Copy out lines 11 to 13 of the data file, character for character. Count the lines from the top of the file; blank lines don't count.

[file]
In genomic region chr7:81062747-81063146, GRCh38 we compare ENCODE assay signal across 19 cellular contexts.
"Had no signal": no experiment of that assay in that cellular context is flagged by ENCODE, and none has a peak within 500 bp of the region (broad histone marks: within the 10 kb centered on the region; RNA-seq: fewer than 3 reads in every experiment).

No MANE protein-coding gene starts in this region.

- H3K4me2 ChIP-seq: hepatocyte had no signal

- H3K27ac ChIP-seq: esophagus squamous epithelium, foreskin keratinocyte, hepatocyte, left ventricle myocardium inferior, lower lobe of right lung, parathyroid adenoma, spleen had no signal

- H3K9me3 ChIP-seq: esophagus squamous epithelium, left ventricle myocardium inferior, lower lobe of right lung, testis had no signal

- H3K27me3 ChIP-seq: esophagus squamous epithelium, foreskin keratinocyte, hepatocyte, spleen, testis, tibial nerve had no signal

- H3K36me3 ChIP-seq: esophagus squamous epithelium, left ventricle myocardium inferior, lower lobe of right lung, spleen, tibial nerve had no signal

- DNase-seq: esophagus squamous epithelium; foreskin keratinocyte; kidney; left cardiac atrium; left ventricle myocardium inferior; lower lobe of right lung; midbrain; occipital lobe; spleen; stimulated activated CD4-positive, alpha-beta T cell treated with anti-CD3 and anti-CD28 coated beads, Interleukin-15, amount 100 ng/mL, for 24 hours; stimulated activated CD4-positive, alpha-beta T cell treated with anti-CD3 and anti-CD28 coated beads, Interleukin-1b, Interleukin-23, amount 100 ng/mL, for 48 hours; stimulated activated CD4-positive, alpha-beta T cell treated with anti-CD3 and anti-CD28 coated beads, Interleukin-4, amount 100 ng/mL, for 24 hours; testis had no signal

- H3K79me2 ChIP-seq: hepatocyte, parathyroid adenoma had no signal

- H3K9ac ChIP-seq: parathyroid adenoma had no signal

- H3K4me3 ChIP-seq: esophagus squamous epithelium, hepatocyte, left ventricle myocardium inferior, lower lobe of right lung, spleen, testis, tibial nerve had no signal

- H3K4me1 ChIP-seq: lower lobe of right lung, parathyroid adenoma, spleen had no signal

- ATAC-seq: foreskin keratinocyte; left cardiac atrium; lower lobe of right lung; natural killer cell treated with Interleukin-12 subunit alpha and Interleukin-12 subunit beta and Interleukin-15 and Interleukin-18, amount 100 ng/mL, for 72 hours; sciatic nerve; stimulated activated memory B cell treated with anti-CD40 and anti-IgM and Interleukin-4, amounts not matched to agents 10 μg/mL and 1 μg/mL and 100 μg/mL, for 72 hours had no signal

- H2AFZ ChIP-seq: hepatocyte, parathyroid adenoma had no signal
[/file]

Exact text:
- H3K9ac ChIP-seq: parathyroid adenoma had no signal

- H3K4me3 ChIP-seq: esophagus squamous epithelium, hepatocyte, left ventricle myocardium inferior, lower lobe of right lung, spleen, testis, tibial nerve had no signal

- H3K4me1 ChIP-seq: lower lobe of right lung, parathyroid adenoma, spleen had no signal